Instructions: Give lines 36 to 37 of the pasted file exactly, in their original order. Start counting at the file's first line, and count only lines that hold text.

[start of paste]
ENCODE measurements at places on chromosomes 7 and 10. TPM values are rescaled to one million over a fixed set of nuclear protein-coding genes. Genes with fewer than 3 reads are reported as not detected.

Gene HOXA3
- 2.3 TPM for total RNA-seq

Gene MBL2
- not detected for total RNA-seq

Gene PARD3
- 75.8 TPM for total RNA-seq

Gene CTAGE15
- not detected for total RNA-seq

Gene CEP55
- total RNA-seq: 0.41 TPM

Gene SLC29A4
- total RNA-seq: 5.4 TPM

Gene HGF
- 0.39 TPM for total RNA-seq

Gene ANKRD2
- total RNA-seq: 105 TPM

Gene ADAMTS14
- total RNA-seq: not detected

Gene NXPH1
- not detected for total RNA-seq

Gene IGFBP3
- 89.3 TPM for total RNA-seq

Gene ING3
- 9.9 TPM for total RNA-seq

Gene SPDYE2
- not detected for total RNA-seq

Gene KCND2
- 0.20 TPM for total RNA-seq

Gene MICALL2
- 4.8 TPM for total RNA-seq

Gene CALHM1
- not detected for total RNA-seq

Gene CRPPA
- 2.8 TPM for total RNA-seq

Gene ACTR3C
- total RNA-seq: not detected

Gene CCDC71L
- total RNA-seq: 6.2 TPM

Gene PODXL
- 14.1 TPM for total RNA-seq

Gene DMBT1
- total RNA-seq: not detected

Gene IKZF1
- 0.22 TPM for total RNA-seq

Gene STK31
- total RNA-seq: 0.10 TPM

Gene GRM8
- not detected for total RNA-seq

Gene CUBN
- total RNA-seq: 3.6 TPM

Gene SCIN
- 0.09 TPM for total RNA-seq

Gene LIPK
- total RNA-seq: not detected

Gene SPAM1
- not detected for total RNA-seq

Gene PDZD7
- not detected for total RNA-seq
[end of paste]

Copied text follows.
Gene ACTR3C
- total RNA-seq: not detected